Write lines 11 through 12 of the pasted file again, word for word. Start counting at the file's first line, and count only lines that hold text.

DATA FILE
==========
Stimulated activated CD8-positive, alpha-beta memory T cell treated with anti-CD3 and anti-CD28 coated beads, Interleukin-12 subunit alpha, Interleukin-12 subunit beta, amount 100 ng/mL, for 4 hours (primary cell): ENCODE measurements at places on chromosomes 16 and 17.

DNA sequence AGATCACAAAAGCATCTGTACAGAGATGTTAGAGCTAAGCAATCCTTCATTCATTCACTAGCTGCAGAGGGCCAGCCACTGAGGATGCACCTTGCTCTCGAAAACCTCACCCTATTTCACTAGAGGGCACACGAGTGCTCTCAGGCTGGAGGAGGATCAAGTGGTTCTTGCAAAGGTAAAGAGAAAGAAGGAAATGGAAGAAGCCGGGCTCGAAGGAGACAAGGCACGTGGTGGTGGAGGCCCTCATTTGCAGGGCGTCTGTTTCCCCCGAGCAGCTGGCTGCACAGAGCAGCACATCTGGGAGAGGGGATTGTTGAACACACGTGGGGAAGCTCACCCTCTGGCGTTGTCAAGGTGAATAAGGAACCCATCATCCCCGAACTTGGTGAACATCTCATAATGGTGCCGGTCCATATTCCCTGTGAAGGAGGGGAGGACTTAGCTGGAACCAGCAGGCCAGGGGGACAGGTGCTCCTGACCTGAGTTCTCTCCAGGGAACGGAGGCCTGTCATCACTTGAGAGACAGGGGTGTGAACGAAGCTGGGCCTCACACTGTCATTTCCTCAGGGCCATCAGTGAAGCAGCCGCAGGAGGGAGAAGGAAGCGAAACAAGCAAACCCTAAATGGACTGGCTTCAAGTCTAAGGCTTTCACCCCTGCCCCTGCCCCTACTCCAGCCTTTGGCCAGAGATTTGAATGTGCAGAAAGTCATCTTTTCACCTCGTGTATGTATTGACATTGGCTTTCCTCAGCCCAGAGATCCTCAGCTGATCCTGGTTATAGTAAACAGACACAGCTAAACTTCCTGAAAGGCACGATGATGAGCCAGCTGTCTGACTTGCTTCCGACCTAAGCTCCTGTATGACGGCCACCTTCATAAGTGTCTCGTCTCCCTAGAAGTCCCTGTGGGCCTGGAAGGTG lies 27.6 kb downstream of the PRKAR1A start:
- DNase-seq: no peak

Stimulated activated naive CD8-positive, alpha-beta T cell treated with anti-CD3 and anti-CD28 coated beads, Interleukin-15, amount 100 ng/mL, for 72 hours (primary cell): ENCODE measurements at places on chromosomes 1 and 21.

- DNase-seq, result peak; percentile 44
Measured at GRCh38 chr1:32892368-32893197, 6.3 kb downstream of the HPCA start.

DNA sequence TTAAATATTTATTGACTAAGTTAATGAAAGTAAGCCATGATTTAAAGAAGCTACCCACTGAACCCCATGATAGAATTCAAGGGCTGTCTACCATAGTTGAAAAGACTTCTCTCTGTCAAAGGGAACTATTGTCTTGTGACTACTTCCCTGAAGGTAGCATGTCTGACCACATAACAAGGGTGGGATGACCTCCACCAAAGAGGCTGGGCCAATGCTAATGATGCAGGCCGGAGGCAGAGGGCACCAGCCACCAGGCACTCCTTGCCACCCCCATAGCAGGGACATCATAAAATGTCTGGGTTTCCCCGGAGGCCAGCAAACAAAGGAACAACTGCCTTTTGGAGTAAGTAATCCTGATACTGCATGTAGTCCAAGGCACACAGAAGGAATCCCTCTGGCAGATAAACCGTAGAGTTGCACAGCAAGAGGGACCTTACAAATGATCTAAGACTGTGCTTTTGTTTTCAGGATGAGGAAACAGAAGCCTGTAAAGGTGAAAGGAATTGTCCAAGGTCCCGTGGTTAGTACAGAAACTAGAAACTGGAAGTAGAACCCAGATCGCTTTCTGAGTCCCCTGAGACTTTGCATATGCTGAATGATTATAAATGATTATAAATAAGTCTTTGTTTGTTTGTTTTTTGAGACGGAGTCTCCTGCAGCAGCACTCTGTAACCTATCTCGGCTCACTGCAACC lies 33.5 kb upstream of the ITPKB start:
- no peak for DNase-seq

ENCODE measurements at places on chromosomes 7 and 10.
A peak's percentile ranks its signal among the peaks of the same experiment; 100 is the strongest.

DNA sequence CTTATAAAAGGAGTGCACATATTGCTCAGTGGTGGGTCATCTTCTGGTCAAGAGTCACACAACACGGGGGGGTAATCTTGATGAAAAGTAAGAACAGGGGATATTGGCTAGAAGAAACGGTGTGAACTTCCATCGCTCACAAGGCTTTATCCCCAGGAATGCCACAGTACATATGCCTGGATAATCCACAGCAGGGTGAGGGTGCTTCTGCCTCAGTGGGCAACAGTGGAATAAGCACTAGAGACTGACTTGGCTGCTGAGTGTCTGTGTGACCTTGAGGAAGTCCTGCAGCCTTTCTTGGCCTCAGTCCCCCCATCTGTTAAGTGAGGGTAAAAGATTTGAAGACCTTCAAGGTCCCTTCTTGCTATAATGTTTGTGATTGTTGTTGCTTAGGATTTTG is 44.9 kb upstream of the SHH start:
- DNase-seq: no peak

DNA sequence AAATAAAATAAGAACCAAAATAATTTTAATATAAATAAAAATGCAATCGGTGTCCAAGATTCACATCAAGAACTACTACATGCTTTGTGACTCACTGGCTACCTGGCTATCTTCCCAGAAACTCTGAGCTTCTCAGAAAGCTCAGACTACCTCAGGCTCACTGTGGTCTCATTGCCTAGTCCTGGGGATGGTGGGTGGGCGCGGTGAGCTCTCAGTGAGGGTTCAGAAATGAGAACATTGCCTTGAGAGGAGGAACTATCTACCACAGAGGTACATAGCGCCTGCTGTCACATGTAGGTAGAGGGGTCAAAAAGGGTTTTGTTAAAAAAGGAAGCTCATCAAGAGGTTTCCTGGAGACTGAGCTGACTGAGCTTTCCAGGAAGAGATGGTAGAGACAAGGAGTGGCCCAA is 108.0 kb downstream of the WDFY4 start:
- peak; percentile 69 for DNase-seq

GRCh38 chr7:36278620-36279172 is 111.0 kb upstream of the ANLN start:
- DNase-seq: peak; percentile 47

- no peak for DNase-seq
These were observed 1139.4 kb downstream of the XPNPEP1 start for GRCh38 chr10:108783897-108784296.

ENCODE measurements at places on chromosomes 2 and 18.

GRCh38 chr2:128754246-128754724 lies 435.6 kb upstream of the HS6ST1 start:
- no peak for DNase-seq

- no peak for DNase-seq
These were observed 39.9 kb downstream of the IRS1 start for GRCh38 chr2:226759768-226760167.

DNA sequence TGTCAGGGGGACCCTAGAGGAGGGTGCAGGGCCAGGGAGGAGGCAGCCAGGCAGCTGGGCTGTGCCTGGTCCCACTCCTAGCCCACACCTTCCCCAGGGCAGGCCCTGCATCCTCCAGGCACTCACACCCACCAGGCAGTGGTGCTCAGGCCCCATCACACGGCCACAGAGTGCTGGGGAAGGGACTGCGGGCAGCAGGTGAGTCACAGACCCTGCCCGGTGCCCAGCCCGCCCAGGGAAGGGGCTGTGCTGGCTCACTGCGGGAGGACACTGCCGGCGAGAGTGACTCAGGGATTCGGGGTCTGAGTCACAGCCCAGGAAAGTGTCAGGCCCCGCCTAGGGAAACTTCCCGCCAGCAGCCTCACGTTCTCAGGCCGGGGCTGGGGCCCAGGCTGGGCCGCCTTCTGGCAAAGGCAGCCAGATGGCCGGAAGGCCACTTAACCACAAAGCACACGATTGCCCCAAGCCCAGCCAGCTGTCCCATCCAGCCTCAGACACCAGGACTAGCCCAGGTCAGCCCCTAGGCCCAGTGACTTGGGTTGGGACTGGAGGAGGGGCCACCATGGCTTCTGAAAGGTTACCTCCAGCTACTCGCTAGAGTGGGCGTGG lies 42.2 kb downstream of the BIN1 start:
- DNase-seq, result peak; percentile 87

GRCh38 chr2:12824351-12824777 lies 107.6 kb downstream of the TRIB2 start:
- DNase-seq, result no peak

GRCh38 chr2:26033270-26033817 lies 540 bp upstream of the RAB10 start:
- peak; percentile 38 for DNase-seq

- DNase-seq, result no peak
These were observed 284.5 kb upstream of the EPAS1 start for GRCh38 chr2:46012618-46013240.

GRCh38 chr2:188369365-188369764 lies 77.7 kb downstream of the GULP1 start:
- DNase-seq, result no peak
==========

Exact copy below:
DNA sequence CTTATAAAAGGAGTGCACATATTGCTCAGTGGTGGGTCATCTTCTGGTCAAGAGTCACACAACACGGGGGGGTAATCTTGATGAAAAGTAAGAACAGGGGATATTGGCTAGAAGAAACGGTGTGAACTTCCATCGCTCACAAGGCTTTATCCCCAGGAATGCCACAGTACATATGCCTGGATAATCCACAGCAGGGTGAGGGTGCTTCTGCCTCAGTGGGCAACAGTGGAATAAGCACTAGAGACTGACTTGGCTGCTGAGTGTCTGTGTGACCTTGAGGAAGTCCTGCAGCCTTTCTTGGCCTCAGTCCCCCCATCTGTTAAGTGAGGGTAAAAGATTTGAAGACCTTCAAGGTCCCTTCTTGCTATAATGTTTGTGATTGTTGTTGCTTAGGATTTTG is 44.9 kb upstream of the SHH start:
- DNase-seq: no peak